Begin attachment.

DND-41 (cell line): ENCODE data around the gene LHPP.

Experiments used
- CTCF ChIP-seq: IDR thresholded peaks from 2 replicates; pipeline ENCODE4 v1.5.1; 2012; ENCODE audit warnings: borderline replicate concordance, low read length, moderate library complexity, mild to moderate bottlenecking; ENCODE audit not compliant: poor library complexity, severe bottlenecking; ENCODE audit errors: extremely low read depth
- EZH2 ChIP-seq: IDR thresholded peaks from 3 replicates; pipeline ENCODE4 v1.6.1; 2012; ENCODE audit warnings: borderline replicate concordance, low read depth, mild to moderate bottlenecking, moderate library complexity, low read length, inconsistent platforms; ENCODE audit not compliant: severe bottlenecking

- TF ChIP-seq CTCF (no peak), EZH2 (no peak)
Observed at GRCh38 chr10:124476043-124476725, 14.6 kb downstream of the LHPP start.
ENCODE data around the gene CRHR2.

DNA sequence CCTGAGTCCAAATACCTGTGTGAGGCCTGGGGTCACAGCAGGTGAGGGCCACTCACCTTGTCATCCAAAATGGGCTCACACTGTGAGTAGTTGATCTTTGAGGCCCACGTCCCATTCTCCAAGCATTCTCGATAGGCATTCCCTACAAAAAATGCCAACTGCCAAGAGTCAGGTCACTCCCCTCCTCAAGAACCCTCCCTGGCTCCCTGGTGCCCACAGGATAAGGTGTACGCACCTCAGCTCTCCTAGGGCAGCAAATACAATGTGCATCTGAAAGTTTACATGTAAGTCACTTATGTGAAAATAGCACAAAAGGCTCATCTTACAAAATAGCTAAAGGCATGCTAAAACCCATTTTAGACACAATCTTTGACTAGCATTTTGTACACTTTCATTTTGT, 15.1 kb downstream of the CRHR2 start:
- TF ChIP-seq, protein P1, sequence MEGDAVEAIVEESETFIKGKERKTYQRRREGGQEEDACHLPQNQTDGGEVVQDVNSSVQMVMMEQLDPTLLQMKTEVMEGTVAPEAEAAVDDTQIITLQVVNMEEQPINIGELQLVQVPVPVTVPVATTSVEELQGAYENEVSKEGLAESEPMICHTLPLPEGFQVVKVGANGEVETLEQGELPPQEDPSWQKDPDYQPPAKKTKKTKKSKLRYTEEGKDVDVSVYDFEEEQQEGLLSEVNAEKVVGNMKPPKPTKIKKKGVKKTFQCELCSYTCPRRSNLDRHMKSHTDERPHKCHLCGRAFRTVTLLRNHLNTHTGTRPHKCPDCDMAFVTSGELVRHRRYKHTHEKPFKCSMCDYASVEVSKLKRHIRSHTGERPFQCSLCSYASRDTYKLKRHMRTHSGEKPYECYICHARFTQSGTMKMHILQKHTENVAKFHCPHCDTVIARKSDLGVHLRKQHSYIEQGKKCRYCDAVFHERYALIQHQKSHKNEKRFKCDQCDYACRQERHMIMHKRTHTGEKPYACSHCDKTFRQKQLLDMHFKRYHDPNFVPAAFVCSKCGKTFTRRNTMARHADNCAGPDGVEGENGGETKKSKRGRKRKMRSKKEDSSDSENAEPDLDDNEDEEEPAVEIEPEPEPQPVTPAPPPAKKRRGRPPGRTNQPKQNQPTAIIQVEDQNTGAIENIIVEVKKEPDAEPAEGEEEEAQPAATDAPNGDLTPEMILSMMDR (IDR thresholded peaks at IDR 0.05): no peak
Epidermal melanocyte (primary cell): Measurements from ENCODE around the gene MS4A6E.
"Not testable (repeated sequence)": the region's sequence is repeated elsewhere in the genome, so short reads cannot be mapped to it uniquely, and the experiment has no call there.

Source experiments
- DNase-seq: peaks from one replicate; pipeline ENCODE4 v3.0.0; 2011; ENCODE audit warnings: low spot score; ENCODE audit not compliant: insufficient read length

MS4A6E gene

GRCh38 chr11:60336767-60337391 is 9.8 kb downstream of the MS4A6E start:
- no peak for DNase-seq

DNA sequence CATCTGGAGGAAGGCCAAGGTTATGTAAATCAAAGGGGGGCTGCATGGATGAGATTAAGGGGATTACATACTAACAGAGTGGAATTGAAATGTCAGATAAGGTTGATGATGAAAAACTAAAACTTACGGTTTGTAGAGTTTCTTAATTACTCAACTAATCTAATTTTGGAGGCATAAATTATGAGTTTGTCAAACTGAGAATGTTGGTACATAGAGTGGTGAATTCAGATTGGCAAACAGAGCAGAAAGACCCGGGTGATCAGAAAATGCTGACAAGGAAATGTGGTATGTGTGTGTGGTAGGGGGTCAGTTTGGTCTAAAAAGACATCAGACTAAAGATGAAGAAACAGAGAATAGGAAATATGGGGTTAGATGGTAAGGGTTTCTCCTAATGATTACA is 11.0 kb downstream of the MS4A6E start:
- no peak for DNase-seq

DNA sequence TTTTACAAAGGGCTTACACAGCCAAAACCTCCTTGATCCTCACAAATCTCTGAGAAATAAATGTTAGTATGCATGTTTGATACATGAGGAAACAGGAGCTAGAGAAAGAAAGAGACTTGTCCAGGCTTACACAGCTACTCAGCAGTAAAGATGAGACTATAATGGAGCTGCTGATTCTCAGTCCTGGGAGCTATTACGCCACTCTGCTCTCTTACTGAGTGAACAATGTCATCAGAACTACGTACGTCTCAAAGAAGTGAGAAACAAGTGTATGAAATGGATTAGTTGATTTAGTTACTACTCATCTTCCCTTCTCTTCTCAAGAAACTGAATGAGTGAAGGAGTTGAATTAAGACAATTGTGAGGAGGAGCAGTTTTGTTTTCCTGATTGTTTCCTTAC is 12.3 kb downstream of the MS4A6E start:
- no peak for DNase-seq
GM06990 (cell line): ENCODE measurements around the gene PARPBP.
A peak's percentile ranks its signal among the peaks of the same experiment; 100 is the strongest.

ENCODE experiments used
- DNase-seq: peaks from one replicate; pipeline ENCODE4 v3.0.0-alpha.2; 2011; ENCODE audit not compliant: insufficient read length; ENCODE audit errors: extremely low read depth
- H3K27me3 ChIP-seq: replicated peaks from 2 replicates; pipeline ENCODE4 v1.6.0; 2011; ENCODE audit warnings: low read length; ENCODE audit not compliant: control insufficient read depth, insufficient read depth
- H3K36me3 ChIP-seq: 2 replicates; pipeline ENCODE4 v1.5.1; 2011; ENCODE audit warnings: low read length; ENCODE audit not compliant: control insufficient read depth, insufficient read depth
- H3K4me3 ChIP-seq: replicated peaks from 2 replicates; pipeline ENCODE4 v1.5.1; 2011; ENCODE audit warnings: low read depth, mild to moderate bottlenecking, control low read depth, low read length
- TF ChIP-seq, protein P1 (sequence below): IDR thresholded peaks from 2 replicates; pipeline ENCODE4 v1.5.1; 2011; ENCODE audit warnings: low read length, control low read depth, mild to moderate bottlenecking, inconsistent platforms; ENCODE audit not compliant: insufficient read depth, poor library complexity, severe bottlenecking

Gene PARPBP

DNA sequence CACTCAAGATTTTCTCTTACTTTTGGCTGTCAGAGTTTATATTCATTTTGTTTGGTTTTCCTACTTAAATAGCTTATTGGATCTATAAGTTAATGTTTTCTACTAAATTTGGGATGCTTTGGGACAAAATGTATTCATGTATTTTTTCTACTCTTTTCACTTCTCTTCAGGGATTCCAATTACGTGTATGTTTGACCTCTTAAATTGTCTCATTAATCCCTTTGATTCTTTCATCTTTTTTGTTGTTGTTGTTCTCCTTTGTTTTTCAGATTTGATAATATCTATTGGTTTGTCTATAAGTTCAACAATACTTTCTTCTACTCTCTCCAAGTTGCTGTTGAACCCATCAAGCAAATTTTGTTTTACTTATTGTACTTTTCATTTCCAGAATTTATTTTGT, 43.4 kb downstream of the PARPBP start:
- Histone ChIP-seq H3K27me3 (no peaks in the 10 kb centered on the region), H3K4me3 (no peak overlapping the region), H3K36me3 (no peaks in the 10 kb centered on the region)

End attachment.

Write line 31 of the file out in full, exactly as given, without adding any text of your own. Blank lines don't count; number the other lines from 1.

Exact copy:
- Histone ChIP-seq H3K27me3 (no peaks in the 10 kb centered on the region), H3K4me3 (no peak overlapping the region), H3K36me3 (no peaks in the 10 kb centered on the region)